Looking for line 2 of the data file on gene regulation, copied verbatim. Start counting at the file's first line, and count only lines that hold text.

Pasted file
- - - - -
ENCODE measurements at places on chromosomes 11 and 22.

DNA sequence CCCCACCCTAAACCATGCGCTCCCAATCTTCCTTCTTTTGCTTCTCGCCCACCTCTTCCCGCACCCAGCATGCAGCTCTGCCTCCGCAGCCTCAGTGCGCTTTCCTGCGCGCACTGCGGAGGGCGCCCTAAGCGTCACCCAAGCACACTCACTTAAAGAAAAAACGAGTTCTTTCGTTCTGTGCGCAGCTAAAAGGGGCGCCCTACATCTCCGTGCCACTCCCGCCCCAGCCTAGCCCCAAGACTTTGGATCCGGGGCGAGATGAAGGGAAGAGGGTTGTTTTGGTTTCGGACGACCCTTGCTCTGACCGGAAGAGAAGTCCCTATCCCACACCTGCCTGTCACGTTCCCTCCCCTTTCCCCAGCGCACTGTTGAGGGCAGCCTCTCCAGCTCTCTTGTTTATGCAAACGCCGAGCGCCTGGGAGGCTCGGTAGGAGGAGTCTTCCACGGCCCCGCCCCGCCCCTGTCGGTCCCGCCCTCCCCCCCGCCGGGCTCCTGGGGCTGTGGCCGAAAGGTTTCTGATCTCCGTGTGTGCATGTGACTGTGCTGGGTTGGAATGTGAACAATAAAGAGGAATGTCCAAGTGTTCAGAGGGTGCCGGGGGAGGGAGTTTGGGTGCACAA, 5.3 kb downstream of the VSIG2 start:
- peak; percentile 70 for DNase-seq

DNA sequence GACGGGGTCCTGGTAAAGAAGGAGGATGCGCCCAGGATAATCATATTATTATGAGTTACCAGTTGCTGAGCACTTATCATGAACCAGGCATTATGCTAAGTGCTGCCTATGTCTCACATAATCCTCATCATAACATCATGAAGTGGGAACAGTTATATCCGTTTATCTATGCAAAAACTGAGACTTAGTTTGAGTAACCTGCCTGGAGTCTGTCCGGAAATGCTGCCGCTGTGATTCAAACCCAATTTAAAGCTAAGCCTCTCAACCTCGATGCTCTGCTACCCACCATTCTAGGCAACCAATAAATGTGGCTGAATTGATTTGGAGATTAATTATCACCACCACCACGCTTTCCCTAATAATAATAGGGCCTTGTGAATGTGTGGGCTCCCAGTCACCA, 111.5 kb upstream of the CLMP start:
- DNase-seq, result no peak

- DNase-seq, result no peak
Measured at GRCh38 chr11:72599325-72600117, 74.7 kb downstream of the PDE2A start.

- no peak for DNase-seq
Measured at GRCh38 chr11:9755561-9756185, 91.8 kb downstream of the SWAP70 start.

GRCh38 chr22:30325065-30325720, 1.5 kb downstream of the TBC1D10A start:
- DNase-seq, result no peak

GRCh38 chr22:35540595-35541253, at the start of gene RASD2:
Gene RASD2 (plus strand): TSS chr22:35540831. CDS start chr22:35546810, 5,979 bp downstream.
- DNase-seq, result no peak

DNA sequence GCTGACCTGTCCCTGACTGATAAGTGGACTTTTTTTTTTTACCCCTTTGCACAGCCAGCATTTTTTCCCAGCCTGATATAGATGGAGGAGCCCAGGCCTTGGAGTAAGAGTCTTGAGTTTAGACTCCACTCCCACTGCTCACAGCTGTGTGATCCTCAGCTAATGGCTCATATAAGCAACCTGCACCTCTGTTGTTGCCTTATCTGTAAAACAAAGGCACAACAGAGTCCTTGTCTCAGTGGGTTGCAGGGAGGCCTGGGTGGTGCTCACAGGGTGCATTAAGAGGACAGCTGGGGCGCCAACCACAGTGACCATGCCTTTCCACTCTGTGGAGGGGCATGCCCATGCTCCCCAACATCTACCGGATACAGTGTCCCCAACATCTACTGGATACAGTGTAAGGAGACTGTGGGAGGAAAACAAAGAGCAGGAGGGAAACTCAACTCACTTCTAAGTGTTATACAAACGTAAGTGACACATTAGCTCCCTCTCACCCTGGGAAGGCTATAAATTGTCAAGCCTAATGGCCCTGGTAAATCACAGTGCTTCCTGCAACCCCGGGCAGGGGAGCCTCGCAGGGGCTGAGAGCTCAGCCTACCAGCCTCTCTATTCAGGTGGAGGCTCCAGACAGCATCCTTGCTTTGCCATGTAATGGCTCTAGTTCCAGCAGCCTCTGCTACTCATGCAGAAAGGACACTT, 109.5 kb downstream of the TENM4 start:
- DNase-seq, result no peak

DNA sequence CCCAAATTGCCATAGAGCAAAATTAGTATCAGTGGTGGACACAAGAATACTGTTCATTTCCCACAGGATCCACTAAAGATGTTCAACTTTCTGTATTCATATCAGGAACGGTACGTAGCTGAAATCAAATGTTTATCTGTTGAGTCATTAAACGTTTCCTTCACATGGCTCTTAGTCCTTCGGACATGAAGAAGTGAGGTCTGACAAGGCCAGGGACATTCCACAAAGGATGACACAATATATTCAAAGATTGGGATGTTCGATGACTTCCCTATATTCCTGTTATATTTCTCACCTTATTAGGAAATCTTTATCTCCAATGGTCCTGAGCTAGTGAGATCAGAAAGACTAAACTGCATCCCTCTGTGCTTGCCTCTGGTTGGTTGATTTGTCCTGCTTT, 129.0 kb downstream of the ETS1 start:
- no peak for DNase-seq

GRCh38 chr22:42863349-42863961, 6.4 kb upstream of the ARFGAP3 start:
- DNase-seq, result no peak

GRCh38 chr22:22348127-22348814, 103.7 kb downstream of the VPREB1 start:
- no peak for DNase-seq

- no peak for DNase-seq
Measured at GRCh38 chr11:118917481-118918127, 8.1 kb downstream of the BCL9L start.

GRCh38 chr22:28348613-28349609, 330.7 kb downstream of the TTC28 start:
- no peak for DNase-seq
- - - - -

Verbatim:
DNA sequence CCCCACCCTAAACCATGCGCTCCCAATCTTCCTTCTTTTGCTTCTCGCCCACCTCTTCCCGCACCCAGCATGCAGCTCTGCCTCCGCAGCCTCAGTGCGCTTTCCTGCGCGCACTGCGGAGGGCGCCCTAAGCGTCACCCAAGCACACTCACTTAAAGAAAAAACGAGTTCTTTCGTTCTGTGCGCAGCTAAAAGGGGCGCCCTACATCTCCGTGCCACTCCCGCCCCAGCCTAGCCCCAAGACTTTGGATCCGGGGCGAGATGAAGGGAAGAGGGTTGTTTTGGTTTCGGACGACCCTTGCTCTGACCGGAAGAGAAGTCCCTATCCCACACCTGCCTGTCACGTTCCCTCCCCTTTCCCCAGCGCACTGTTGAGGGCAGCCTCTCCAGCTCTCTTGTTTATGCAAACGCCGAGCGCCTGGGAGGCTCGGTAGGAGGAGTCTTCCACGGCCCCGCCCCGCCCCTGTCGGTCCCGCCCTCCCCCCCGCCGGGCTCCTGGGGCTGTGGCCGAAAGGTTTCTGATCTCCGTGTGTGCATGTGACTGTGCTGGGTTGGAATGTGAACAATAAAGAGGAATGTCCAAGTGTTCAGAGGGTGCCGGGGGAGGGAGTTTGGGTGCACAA, 5.3 kb downstream of the VSIG2 start: